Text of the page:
The Blue Devils, who fell to No. 3 last week,

took advantage of losses by Louisville and Indiana to move back to No. 1, their fifth week on top this season. Duke received 39 first-place

for a history-making day already being widely hyped as "Harbowl" or "Superbaugh," depending which nickname

votes from the 65-mem-

you prefer.

ber national media panel

"It doesn't matter who the coach is, what relationship you have with the person on the other side," San Francisco 49ers coach Jim Harbaugh said so matter-of-factly Monday afternoon. SeeHarbaugh/C5

Monday. Michigan, which jumped from fifth to second, had11 No.1

votes. Kansas, which had seven first-place

h

votes, and Syracuse, which knocked Louisville out of No. 1, tied for

third. Syracuse received eight No. 1 votes.

BASKETBALL

COLLEGE FOOTBALL

Louisville dropped to fifth and was followed

by Arizona, Indiana, Florida, Butler and Gon-

zaga. Oregon recorded victories at USC and UCLA last week and climbed from No. 21 to No.16 in the Associated Press poll. The No.16 rank-

ik o j„

".

ing is Oregon's highest since being ranked 16th the weekof Dec.10, 2007. UCLA, which had been No. 24 in the pool, dropped out of the rank-

Oregon playerssay they are onboard with new headcoach • The decisionto hireoffensivecoordinator Mark Helfrichappearsto bea popular move

ings this week.

By Chris Hansen

The Ducks, which host Washington State

The (Eugene) Register-Guard

EUGENE — Saturday night, in a team meeting at the Casanova Center, new University of Oregon head football coach Mark Helfrich was introduced to his players. The reaction? A standing ovation that was more raucous than courteous. "There was a great vibe in our meeting last night," running back De'Anthony Thomas said Sunday at a pressconference forHelfrich. "I feel like our team is excited for coach Helfrich to step up." Four days after Chip Kelly left the Ducks for the NFL's Philadelphia Eagles, Oregon signed Helfrich to a five-year, $9 million contract to take the helm of a program that played in its fourth straight Bowl Championship Series bowl game not even three weeks

on Wednesday (6:30 p.m., Pac-12 Network), is 5-0 in the Pac-12

n

Conference for the first time since the 1973-74

season, when theconference was knownas the Pac-8. The Ducks have not started 6-0 in

conference play since the 1925-26 season,

when they weremembers of the Pacific Coast Conference. For the Associated

Press and coaches' polls, see Scoreboard, C2. — From wire reports

NFL

Rookie QBsjoin Pro Bowlrosters

earlier. And by all accounts, the Oregon players unanimously embraced the promotion of Helfrich, the Ducks' offensive coordinator for the past four seasons. "Yes. Yes," answered safety Brian Jackson when asked if the hire had 100 percent support among the players. "You can just feel it." Jackson said many players had been hoping Helfrich would get the job, even when athletic director Rob Mullens announced last Wednesday he would conduct a national search for a new coach. "He's been here with us, he understands the way that the program rolls, and I don't think there's a better way to keep this thing rolling than to get someone who was with us from the beginning," Jackson satd. SeeHelfrich /C4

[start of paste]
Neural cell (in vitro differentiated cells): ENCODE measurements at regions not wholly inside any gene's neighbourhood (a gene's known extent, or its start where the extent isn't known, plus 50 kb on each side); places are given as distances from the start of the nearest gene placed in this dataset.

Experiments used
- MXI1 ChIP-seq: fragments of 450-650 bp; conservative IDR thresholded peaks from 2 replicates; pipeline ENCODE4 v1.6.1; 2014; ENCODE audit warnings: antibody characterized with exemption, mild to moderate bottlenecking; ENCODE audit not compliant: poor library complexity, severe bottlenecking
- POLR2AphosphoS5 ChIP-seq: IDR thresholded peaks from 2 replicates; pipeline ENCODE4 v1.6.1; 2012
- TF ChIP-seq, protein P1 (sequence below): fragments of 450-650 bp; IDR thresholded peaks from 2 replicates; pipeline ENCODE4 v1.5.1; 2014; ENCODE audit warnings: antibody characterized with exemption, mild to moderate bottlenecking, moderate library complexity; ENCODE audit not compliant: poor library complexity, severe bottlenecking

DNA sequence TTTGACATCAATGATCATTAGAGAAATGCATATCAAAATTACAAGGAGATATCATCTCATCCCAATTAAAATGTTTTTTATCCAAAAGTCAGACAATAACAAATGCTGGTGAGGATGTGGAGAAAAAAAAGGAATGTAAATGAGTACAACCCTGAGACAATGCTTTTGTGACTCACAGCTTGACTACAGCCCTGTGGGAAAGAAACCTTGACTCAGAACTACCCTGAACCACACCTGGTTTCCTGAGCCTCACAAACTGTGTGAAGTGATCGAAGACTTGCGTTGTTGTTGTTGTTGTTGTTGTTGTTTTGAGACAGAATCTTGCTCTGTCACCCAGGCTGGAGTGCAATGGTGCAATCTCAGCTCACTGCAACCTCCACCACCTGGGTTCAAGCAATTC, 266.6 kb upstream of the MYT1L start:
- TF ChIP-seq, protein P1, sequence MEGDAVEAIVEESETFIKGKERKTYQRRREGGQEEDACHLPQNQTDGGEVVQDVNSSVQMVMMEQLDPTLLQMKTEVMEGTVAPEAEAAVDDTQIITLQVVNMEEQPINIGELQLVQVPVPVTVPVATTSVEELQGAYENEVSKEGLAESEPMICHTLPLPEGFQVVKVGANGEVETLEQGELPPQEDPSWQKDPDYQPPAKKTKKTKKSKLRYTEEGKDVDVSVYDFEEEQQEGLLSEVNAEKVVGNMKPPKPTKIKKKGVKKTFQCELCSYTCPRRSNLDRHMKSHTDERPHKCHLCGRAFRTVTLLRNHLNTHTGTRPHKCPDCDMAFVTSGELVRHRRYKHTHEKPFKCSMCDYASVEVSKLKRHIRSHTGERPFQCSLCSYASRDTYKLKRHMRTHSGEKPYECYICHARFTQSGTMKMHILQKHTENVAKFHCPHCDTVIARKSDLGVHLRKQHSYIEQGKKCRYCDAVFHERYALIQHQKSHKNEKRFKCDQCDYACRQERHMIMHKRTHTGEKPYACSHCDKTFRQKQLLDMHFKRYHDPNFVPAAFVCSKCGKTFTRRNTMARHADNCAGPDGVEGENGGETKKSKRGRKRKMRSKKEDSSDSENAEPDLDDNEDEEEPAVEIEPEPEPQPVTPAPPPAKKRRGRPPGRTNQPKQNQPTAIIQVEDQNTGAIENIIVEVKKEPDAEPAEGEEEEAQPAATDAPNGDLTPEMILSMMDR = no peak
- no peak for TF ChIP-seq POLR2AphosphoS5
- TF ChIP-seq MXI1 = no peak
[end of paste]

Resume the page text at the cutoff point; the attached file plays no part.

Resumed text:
Rookie quarterbacks Russell Wilson and An-

drew Luck wereadded to the NFC and AFC Pro Bowl rosters on

Ryan Brennecke /The Bulletin

Mountain View High School graduate Abe Lodwick, who is a player for a professional basketball team in Germany, poses during a visit to Bend last week.

Monday. The Seattle Seahawks' Wilson joined the NFC roster after Atlanta's Matt Ryan withdrew due to an injury. Wilson will be the

sixth Seahawks player in the game. He threw for 3,118 yards and tied

the NFL rookie record with 26 passing touchdowns in the regular

• Former Mountain ViewHighstandout Abe Lodwick is adjusting to life as aprofessional player inGermany By Zack Hall

season. Ryan was injured in Sunday's NFCchampionship game loss to San Francisco.

The Bulletin a

d' A

The lndianapolis

Colts' Luck got his spot in the game when New England's Tom Brady pulled out with an un-

I frj

aa~s7s

disclosed injury. Luck was the No. 1 overall

pick in April's draft and set NFL rookie records for attempts, yards

passing and 300-yard games. He fell just short

of the league's rookie marks for completions and touchdowns. — The Associated Press

the reigning Belgium League cham-

Portland falls at home to Washington, the NBA's worst team,C3

NBA

Seattle group to buy Kings; hurdles remain before Sonicsreturn

pions was suddenly called a draw.

•a

"(The Belgian champs) had a game

Wk.

-

coming up like two days later, so they just didn't want to play anymore because the game just kept going

and going," says Lodwick, a former

NBA

Trail Blazers' woes continue

Abe L o dwick q u i ckly e x p erienced the differences of European basketball. The Bend native was having the best game of his rookie season with Phoenix Hagen of th e B asketball Bundesliga, the top professional basketball league in Germany. It was his ninth game with Phoenix, and he had scored 26 points through regulation play and two overtime periods. But before the start of a third overtime session, with the score tied 117-117, the September nonleague "test" (noncounting) game against

Jae C. Hong /The Associated Press